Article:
Del Potro v2: Return of the ultra-power hitter

Five years back at the US Open, Juan Martin Del Potro created a major splash by denying Roger Federer a 6th straight title at the venue.  In the process, he also became the first player to beat both Nadal and Federer in the same tournament. A feat, by the way, that has only been replicated by Djokovic (at The Open again in 2011) since then.  He had commentators gushing over his groundstrokes which breached new levels of brutality.  What was refreshing about his style of play was that he relied on offensive, extremely flat striking, bucking the move towards attritional tennis. Since then, inexplicably, he hasn’t made another Grand Slam final.

But on Monday (and perhaps more so on Saturday when he beat Federer), Marin Cilic brought back memories of the Del Potro miracle.  Only, he delivered a more refined and even more lethal version of it.  Let’s call Del Potro v2.  Del Potro’s wooden feet and preference for a rally position way behind the baseline would later be exposed and exploited by opponents, halting his progress to further milestones.  But where DP failed to step up, Cilic took over the mantle of the ultra power hitter of his time.  

I say ultra because he is by no means the only player of the current crop trying to play this kind of game. Berdych, Tsonga, Raonic, Kyrgios, Pospisil, Rosol, arguably even Wawrinka all play variations of this approach (which is not to say they only play it as well as each other, no), which is to basically take on a higher percentage of risk and strike the ball really hard from the baseline and overpower the opponent rather than tactically work him out of court (a la Djokovic, Murray, Nadal, etc).  But none of them, barring of course, Del Potro play it in a way that looks so intimidating in its power and ferocity, like an unstoppable gale force.  

Cilic not only had such an impact on those who watched him play but also refined this approach, as I mentioned earlier, by using his feet better.  He was more willing to use an aggressive court position and also seized opportunities to move forward and take the net away from his opponent.  Interestingly enough, Federer had opined that Raonic would fare better if he learnt how to get to the net more often and more quickly and that he wasn’t getting forward enough.  Again advice that Cilic seemed to heed with telling effect.  Little would Federer have known. Cilic arguably served better, with more imagination and variety, than the aforementioned power hitters as well.  It was never just the outright power that brought down the opponents of successful power hitters.  It was the depth and quality of their shots, be it their serves or their groundstrokes.  Something that Ivanisevic likely impressed on Cilic for he served better this year than before.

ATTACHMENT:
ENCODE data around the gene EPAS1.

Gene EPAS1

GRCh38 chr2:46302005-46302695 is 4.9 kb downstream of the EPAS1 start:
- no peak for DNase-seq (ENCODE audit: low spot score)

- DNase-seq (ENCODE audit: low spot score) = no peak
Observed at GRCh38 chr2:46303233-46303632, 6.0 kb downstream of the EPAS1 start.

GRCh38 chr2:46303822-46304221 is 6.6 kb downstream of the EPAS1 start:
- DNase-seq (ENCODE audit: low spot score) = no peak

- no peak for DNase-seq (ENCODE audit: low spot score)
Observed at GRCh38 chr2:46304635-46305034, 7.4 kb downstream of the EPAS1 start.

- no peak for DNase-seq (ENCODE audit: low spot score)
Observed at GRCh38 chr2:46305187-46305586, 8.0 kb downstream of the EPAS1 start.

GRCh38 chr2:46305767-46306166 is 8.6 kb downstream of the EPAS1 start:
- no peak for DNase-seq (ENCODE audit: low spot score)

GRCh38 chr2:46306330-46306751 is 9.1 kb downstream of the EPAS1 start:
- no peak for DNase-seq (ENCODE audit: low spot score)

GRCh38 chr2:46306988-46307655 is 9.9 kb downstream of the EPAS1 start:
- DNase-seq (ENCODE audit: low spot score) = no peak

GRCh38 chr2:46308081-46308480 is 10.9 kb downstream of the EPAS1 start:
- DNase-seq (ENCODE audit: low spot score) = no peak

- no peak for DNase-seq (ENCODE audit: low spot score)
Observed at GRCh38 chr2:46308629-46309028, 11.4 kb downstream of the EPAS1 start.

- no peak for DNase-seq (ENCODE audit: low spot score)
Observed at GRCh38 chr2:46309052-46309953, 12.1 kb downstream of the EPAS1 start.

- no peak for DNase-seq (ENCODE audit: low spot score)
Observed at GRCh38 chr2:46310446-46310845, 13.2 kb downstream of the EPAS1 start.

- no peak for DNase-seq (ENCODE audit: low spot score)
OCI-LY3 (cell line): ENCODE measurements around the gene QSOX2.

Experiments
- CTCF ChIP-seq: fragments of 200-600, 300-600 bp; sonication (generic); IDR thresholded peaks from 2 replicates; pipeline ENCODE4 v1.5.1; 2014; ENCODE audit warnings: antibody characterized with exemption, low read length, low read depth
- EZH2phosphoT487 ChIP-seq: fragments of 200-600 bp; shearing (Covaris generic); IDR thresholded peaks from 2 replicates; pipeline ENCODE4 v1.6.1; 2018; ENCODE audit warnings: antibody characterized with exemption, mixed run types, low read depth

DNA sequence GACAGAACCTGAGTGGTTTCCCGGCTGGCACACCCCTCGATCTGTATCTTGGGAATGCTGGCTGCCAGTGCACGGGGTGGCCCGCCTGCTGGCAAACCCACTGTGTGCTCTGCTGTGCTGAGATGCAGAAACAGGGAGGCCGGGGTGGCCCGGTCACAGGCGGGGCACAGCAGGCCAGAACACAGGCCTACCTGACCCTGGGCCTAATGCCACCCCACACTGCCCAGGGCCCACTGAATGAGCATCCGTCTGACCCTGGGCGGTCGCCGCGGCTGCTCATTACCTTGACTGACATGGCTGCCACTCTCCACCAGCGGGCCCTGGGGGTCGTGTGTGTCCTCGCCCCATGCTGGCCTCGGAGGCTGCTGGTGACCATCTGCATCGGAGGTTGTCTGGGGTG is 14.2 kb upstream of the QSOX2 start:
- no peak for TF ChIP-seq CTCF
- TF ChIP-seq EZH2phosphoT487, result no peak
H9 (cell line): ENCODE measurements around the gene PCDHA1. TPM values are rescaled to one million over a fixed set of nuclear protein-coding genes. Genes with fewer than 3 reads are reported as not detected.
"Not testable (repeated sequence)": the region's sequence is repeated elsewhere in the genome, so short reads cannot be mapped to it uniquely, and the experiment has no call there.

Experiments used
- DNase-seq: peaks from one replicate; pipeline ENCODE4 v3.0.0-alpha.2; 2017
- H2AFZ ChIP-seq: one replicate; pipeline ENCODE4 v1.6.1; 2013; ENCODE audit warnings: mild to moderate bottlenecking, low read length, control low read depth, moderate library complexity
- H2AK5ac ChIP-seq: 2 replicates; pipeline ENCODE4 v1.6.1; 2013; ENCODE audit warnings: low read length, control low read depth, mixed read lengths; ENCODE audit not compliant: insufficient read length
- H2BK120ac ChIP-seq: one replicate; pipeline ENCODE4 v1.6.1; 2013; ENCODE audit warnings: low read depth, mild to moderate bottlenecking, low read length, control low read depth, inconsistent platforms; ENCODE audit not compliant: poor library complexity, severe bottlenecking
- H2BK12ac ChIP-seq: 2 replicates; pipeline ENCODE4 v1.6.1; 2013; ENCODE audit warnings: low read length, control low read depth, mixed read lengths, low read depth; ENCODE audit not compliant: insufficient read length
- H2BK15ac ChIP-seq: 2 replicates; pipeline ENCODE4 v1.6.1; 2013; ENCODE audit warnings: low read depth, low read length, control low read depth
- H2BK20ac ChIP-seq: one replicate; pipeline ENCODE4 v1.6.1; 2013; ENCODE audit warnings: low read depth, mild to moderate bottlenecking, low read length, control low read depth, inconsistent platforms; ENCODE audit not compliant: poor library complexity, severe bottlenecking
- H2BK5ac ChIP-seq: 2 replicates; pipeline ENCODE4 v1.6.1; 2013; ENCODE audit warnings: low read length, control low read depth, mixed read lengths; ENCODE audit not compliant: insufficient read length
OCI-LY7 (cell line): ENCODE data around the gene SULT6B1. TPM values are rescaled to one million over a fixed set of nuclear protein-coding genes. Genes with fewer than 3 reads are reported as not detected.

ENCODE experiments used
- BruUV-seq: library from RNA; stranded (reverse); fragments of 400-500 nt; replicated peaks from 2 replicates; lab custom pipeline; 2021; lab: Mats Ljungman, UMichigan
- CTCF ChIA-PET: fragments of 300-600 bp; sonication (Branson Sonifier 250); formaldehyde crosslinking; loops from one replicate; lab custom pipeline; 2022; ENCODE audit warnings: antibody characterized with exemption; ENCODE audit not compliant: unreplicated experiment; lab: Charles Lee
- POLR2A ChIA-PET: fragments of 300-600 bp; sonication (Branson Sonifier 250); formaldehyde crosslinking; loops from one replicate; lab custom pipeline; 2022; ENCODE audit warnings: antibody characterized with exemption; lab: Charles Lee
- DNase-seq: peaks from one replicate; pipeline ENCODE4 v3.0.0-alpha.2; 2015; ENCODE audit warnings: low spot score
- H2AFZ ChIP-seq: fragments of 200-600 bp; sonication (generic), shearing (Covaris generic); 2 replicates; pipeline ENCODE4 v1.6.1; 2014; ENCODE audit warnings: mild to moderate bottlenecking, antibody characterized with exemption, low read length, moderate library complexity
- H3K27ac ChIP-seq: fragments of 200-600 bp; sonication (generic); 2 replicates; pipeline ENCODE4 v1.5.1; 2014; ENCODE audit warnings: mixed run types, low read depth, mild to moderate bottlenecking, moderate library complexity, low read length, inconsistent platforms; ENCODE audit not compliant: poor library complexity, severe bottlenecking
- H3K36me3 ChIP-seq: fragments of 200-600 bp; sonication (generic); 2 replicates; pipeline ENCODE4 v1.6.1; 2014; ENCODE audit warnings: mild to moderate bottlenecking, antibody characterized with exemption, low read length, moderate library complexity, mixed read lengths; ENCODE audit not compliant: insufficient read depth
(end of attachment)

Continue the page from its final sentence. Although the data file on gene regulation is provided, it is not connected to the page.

The question now is, where to for Cilic from here?  Can he do the unthinkable and sustain this or did he have to give more than 100%, as Tsonga said after winning Toronto, to get the lone slam he is going to have in his cupboard?  The example of Del Potro is not very encouraging.  Nor that of Richard Krajicek who bearded the great champion Pete Sampras in his den and won the Wimbledon title in 1996, only to never make another slam final. 

History tell us that the ultra power hitting slam miracle is not repeatable because it’s too high risk.  But history is created not simply piled upon by great players.  Whichever way Cilic goes, he has time on his side.  He is yet 25.  Opponents would certainly hope he never again produces the kind of devastating form he did this year at The Open.  But if he can, he will be more than just a thorn in the flesh of competition.  

 

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